Susan Roemer Goes From Dancer to Designer

A dislocated knee and torn ACL lead a dancer into the world of design.


Lance Yamamoto

Susan Roemer spent nine years as a dancer with San Francisco’s Smuin Ballet. Dance was her life, and she hadn’t considered what it would be like post-ballet. 

“It’s kind of like a ledge; you aren’t thinking of an end,” Roemer said.

But then in 2012, she dislocated her knee and tore her anterior cruciate ligament, or ACL, during rehearsal. “It was really bad,” Roemer said. She was completely out for nine months and, while she away from dancing, a new career came to her.

“I had just begun making leotards for myself before that happened,” Roemer said. As a dancer, “you’re wearing at least one or two or even three leotards a day, depending on how sweaty you are. So I bought a used sewing machine off of Craigslist and thought, ‘I can make a leotard.’”

Her colleagues took note and started placing orders. Eventually, she was hand-sewing leotards for dancers across the country.

When she was able to dance again, she shifted to costume design. Former dancers who’d become choreographers started to ask for her designer’s eye. 

“At that point, I just really liked making things,” Roemer said. 

She continued to dance for three more years but now knew what her post-dance passion would be. 

After she retired (at the ripe old age of 32), Roemer began costume-designing full time, under the name S-Curve Apparel and Design, But when she asked to manage professional costume crews as they constructed her designs, she realized she needed to up her technical skills.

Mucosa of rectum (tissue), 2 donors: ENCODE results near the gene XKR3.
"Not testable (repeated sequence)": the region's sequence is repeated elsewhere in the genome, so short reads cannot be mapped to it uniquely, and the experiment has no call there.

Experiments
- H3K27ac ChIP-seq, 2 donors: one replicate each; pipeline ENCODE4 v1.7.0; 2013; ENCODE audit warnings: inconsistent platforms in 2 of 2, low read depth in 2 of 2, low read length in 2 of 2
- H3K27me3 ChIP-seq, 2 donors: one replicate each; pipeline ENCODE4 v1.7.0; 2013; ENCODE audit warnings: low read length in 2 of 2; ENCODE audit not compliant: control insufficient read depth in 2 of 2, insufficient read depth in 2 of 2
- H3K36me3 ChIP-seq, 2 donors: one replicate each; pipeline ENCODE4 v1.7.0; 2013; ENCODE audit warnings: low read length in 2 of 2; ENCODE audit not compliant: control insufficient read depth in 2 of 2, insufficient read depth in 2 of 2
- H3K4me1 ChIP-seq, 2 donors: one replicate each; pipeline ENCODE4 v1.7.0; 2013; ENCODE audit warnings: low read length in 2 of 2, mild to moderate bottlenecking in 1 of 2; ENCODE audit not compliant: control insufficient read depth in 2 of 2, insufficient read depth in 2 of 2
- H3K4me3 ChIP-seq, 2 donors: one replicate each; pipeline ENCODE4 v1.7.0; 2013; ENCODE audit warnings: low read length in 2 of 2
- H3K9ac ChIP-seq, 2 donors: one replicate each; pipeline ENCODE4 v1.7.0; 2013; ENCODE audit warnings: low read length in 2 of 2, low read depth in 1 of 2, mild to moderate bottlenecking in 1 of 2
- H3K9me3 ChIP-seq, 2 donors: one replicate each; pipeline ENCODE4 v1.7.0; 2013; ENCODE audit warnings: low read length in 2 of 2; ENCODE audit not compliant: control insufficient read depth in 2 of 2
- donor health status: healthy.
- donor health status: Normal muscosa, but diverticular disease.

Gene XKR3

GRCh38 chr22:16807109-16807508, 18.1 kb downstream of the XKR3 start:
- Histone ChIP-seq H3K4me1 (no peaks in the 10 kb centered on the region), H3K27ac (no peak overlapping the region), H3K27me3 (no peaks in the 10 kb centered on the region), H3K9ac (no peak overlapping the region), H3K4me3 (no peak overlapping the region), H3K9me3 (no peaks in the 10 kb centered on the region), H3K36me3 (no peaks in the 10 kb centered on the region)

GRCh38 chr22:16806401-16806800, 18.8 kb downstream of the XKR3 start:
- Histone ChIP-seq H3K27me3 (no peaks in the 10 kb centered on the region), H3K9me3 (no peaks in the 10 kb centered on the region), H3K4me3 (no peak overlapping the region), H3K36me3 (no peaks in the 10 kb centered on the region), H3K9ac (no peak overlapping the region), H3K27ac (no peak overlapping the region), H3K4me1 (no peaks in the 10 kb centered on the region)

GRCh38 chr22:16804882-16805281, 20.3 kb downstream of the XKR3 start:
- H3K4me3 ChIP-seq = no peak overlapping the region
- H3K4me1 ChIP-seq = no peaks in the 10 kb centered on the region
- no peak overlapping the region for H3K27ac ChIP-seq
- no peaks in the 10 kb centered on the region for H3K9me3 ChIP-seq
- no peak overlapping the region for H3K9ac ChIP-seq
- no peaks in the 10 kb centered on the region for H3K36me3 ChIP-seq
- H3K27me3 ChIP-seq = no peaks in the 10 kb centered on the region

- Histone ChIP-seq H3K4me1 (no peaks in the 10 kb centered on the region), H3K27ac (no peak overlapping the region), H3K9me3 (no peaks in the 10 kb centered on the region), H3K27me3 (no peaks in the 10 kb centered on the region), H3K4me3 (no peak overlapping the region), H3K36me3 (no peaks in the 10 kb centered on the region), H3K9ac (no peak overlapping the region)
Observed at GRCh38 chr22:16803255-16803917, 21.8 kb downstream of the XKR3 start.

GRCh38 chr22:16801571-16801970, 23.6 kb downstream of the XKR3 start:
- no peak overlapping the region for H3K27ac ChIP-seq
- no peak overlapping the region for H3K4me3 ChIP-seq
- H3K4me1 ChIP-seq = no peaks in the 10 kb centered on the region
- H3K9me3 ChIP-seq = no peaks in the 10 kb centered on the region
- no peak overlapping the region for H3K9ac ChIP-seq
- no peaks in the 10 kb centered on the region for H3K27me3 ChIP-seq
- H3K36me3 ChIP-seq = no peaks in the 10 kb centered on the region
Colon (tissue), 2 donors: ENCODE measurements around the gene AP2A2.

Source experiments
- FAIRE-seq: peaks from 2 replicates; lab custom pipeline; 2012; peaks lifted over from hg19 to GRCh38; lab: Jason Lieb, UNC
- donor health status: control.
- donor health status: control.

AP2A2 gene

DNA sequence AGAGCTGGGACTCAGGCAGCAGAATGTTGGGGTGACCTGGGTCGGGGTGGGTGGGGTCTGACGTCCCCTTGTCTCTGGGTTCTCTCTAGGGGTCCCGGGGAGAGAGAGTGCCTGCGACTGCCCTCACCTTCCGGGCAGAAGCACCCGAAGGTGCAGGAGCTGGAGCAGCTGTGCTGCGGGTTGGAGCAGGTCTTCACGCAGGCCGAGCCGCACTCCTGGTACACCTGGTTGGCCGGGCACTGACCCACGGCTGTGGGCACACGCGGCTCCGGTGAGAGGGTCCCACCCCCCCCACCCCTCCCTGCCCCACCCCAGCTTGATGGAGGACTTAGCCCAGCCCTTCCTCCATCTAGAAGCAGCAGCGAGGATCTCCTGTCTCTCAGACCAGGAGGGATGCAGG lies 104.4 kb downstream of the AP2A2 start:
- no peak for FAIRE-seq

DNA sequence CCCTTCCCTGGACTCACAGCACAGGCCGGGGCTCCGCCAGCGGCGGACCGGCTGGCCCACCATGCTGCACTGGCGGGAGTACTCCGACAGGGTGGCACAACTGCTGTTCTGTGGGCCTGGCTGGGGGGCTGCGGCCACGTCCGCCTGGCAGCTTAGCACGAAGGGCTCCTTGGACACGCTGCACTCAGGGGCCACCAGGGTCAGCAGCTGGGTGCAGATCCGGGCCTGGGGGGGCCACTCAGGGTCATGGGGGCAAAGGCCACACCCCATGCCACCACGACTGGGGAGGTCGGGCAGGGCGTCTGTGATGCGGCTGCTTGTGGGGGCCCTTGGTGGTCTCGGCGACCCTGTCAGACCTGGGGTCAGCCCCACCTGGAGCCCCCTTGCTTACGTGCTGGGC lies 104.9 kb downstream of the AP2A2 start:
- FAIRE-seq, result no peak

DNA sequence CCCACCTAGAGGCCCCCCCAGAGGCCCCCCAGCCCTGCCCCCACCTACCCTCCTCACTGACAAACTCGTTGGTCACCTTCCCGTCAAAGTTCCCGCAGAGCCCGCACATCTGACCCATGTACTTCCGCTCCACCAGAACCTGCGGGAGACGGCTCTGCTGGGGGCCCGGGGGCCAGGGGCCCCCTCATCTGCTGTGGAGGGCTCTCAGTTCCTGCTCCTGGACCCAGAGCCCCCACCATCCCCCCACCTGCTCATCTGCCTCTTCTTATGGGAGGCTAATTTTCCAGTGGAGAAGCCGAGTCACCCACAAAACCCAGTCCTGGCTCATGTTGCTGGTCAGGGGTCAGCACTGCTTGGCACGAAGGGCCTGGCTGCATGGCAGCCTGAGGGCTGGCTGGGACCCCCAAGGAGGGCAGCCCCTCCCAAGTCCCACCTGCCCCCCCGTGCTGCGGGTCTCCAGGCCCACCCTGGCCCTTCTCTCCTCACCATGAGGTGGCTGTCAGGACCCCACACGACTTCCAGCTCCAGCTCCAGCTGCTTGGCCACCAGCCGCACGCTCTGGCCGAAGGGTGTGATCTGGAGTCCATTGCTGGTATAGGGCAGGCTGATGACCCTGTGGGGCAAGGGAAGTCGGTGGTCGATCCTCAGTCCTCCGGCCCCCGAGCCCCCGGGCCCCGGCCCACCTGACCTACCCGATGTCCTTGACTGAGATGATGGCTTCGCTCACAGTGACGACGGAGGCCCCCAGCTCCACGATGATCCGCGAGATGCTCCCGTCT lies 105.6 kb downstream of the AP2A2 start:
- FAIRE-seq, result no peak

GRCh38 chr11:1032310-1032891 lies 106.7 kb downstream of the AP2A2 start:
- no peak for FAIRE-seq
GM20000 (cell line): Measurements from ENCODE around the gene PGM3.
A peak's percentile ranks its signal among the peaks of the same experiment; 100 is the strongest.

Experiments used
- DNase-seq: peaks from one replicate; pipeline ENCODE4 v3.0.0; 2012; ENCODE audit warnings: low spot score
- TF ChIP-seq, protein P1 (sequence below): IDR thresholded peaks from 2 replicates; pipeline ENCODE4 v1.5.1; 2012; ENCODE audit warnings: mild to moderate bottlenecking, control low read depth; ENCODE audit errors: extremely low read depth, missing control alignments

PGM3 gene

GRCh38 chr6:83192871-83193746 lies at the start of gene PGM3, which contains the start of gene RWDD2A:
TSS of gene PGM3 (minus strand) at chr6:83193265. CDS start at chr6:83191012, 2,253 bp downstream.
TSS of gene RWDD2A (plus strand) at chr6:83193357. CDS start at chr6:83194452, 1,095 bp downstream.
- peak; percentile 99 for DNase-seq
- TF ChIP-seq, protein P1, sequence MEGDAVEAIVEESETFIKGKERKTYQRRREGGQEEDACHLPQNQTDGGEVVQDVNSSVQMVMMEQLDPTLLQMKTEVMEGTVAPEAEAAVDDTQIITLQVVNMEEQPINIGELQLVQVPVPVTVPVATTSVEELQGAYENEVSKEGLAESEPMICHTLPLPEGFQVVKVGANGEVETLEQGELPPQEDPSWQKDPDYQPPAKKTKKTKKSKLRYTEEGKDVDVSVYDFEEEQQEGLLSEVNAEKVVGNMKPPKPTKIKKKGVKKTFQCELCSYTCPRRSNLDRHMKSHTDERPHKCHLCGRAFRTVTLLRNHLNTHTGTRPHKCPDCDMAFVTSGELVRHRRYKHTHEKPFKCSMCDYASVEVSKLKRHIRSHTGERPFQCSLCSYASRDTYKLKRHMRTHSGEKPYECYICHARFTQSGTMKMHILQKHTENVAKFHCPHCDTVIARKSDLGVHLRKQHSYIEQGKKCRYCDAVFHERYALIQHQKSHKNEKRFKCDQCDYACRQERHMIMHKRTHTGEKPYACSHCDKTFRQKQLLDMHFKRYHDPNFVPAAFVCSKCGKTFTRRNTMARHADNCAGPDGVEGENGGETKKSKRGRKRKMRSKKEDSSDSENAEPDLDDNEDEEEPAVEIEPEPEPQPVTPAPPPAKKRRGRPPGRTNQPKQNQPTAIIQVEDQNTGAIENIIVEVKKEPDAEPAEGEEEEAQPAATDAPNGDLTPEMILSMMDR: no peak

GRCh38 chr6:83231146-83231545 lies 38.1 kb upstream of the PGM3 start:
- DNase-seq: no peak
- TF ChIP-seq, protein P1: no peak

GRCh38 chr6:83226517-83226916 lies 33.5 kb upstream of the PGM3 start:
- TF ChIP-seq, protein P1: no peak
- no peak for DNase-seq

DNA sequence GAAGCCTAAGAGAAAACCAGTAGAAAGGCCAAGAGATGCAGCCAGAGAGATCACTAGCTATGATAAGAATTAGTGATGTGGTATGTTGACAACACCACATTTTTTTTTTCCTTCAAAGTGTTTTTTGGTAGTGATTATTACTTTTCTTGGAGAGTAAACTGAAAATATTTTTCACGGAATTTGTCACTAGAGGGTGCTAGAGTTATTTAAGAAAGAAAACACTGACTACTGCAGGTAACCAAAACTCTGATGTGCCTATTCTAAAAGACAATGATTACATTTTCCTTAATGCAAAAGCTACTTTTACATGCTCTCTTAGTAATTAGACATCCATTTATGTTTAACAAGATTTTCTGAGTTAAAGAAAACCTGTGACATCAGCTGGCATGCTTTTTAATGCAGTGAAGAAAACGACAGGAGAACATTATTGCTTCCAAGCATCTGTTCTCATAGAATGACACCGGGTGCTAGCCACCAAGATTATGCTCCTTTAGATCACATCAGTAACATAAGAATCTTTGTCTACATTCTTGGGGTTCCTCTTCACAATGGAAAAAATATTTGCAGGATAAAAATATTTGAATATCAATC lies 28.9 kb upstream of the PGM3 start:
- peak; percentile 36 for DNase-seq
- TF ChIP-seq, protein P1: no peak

“Being self taught, you have a lot of creative freedom,” she said, “but you don’t know the rules.” 

She turned to Apparel Arts, thinking it would be the perfect place to hone her craft. Classes in draping let her break away from over-reliance on spandex and Lycra. Roemer still has the binder from her Apparel Arts manufacturing practices class on the desk at her San Francisco design studio.

Learning to make patterns the “right” way was revelatory. “That patternmaking course was career-altering,” she said.

The school also let her find a new community. “As a dancer, everyone has the same goals,” Roemer said. “I didn’t go to college, so I didn’t have that social experience of meeting people with different backgrounds. Then, when you’re not in it” — meaning the ballet world —“it can be daunting to feel, ‘How do I fit in?’”

Roemer still works at designing dance costumes, sometimes for Smuin but also for choreographers across the country, but she is also launching a new line of in-studio apparel, Tangentfit,, to be launched in late 2020. 

“Tangentfit is for professional ballet dancers for everyday,” she says. Through careful thought for line, fit, and embellishment, Roemer hopes to help the dancer wearing her garments feel closer to the stage during rehearsals. “I’d really like for Tangentfit to not just be another place where people shop, but a community for professional dancers.”

Tangentfit is her first manufactured line; the costumes are bespoke, and she’s currently working with a factory in San Francisco, though some of the styles may be made in her studio, with a few extra hands brought in, probably through her Apparel Arts connections.

Roemer plans to start with a handful of designs and grow from there. “Ideally, Tangentfit would become the bread and butter and then I can take more risks with the costume design,” she said.   n

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